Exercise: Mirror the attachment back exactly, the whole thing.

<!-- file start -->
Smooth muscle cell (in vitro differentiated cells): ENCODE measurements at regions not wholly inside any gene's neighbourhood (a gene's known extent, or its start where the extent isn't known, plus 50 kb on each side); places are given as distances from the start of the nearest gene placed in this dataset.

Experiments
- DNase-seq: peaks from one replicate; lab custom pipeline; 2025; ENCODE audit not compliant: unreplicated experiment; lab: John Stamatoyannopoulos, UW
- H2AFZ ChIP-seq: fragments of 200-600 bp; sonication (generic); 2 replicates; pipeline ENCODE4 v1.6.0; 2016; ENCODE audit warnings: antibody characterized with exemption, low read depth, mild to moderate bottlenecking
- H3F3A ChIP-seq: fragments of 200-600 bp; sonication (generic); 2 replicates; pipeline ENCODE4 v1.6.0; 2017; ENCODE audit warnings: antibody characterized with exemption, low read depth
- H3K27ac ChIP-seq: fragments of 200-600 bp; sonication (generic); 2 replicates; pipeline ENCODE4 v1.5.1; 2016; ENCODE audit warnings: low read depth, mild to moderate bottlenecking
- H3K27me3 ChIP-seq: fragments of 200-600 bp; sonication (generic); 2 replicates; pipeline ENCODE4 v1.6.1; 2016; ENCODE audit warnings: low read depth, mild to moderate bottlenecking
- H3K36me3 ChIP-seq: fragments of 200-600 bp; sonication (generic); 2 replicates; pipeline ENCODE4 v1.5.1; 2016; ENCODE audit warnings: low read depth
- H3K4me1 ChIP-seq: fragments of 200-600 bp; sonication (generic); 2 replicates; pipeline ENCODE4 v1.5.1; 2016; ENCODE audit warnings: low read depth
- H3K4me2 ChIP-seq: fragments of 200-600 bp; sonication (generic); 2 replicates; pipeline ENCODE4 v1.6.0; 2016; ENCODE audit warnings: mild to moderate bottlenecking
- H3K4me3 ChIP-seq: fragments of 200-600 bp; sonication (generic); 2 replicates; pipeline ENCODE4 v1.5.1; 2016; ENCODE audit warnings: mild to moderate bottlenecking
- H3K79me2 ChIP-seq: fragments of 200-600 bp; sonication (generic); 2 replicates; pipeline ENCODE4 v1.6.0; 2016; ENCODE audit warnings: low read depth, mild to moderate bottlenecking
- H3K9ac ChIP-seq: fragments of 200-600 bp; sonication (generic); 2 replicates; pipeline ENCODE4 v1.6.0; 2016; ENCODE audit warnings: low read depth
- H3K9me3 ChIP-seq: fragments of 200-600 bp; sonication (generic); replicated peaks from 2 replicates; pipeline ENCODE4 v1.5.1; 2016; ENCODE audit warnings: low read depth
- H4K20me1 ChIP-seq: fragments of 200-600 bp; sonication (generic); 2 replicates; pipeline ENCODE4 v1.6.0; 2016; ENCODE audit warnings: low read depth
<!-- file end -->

Smooth muscle cell (in vitro differentiated cells): ENCODE measurements at regions not wholly inside any gene's neighbourhood (a gene's known extent, or its start where the extent isn't known, plus 50 kb on each side); places are given as distances from the start of the nearest gene placed in this dataset.

Experiments
- DNase-seq: peaks from one replicate; lab custom pipeline; 2025; ENCODE audit not compliant: unreplicated experiment; lab: John Stamatoyannopoulos, UW
- H2AFZ ChIP-seq: fragments of 200-600 bp; sonication (generic); 2 replicates; pipeline ENCODE4 v1.6.0; 2016; ENCODE audit warnings: antibody characterized with exemption, low read depth, mild to moderate bottlenecking
- H3F3A ChIP-seq: fragments of 200-600 bp; sonication (generic); 2 replicates; pipeline ENCODE4 v1.6.0; 2017; ENCODE audit warnings: antibody characterized with exemption, low read depth
- H3K27ac ChIP-seq: fragments of 200-600 bp; sonication (generic); 2 replicates; pipeline ENCODE4 v1.5.1; 2016; ENCODE audit warnings: low read depth, mild to moderate bottlenecking
- H3K27me3 ChIP-seq: fragments of 200-600 bp; sonication (generic); 2 replicates; pipeline ENCODE4 v1.6.1; 2016; ENCODE audit warnings: low read depth, mild to moderate bottlenecking
- H3K36me3 ChIP-seq: fragments of 200-600 bp; sonication (generic); 2 replicates; pipeline ENCODE4 v1.5.1; 2016; ENCODE audit warnings: low read depth
- H3K4me1 ChIP-seq: fragments of 200-600 bp; sonication (generic); 2 replicates; pipeline ENCODE4 v1.5.1; 2016; ENCODE audit warnings: low read depth
- H3K4me2 ChIP-seq: fragments of 200-600 bp; sonication (generic); 2 replicates; pipeline ENCODE4 v1.6.0; 2016; ENCODE audit warnings: mild to moderate bottlenecking
- H3K4me3 ChIP-seq: fragments of 200-600 bp; sonication (generic); 2 replicates; pipeline ENCODE4 v1.5.1; 2016; ENCODE audit warnings: mild to moderate bottlenecking
- H3K79me2 ChIP-seq: fragments of 200-600 bp; sonication (generic); 2 replicates; pipeline ENCODE4 v1.6.0; 2016; ENCODE audit warnings: low read depth, mild to moderate bottlenecking
- H3K9ac ChIP-seq: fragments of 200-600 bp; sonication (generic); 2 replicates; pipeline ENCODE4 v1.6.0; 2016; ENCODE audit warnings: low read depth
- H3K9me3 ChIP-seq: fragments of 200-600 bp; sonication (generic); replicated peaks from 2 replicates; pipeline ENCODE4 v1.5.1; 2016; ENCODE audit warnings: low read depth
- H4K20me1 ChIP-seq: fragments of 200-600 bp; sonication (generic); 2 replicates; pipeline ENCODE4 v1.6.0; 2016; ENCODE audit warnings: low read depth